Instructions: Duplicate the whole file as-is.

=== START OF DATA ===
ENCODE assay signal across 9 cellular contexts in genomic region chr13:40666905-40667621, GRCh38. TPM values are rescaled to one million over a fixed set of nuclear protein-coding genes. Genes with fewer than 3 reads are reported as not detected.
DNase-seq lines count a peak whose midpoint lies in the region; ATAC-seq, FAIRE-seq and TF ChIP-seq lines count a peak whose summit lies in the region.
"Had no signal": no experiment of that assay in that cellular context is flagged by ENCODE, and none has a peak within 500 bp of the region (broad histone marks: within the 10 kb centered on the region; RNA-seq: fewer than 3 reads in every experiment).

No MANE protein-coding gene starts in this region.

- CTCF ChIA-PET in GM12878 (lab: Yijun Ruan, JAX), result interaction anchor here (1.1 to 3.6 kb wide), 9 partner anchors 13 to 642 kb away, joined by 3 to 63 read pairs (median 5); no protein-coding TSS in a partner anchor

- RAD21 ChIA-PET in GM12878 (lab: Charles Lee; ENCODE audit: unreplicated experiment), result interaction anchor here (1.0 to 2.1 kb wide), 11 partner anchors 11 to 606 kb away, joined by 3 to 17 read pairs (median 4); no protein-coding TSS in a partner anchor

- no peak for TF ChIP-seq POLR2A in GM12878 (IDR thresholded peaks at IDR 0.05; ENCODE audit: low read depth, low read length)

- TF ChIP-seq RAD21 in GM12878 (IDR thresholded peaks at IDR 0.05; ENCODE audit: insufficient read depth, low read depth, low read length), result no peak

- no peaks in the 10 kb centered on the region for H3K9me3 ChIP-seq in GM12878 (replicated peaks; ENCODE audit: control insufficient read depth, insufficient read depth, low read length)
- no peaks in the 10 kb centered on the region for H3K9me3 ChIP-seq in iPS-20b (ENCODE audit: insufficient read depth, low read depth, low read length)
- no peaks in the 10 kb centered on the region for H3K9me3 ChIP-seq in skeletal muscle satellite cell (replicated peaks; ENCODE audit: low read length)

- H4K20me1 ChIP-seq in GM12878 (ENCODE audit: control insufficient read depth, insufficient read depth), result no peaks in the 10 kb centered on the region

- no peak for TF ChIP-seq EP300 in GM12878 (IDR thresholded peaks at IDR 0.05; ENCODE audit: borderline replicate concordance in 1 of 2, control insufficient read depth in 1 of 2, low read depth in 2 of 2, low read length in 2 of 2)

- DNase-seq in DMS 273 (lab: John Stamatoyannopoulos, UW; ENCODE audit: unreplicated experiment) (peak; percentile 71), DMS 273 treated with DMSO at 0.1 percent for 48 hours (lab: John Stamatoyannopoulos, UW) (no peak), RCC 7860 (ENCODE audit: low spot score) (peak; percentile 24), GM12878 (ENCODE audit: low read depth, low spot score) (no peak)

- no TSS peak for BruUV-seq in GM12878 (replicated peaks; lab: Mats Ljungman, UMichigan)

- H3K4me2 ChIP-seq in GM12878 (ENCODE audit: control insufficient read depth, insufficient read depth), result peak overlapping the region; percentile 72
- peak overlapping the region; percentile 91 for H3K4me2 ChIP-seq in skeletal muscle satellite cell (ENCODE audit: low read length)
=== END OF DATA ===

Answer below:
ENCODE assay signal across 9 cellular contexts in genomic region chr13:40666905-40667621, GRCh38. TPM values are rescaled to one million over a fixed set of nuclear protein-coding genes. Genes with fewer than 3 reads are reported as not detected.
DNase-seq lines count a peak whose midpoint lies in the region; ATAC-seq, FAIRE-seq and TF ChIP-seq lines count a peak whose summit lies in the region.
"Had no signal": no experiment of that assay in that cellular context is flagged by ENCODE, and none has a peak within 500 bp of the region (broad histone marks: within the 10 kb centered on the region; RNA-seq: fewer than 3 reads in every experiment).

No MANE protein-coding gene starts in this region.

- CTCF ChIA-PET in GM12878 (lab: Yijun Ruan, JAX), result interaction anchor here (1.1 to 3.6 kb wide), 9 partner anchors 13 to 642 kb away, joined by 3 to 63 read pairs (median 5); no protein-coding TSS in a partner anchor

- RAD21 ChIA-PET in GM12878 (lab: Charles Lee; ENCODE audit: unreplicated experiment), result interaction anchor here (1.0 to 2.1 kb wide), 11 partner anchors 11 to 606 kb away, joined by 3 to 17 read pairs (median 4); no protein-coding TSS in a partner anchor

- no peak for TF ChIP-seq POLR2A in GM12878 (IDR thresholded peaks at IDR 0.05; ENCODE audit: low read depth, low read length)

- TF ChIP-seq RAD21 in GM12878 (IDR thresholded peaks at IDR 0.05; ENCODE audit: insufficient read depth, low read depth, low read length), result no peak

- no peaks in the 10 kb centered on the region for H3K9me3 ChIP-seq in GM12878 (replicated peaks; ENCODE audit: control insufficient read depth, insufficient read depth, low read length)
- no peaks in the 10 kb centered on the region for H3K9me3 ChIP-seq in iPS-20b (ENCODE audit: insufficient read depth, low read depth, low read length)
- no peaks in the 10 kb centered on the region for H3K9me3 ChIP-seq in skeletal muscle satellite cell (replicated peaks; ENCODE audit: low read length)

- H4K20me1 ChIP-seq in GM12878 (ENCODE audit: control insufficient read depth, insufficient read depth), result no peaks in the 10 kb centered on the region

- no peak for TF ChIP-seq EP300 in GM12878 (IDR thresholded peaks at IDR 0.05; ENCODE audit: borderline replicate concordance in 1 of 2, control insufficient read depth in 1 of 2, low read depth in 2 of 2, low read length in 2 of 2)

- DNase-seq in DMS 273 (lab: John Stamatoyannopoulos, UW; ENCODE audit: unreplicated experiment) (peak; percentile 71), DMS 273 treated with DMSO at 0.1 percent for 48 hours (lab: John Stamatoyannopoulos, UW) (no peak), RCC 7860 (ENCODE audit: low spot score) (peak; percentile 24), GM12878 (ENCODE audit: low read depth, low spot score) (no peak)

- no TSS peak for BruUV-seq in GM12878 (replicated peaks; lab: Mats Ljungman, UMichigan)

- H3K4me2 ChIP-seq in GM12878 (ENCODE audit: control insufficient read depth, insufficient read depth), result peak overlapping the region; percentile 72
- peak overlapping the region; percentile 91 for H3K4me2 ChIP-seq in skeletal muscle satellite cell (ENCODE audit: low read length)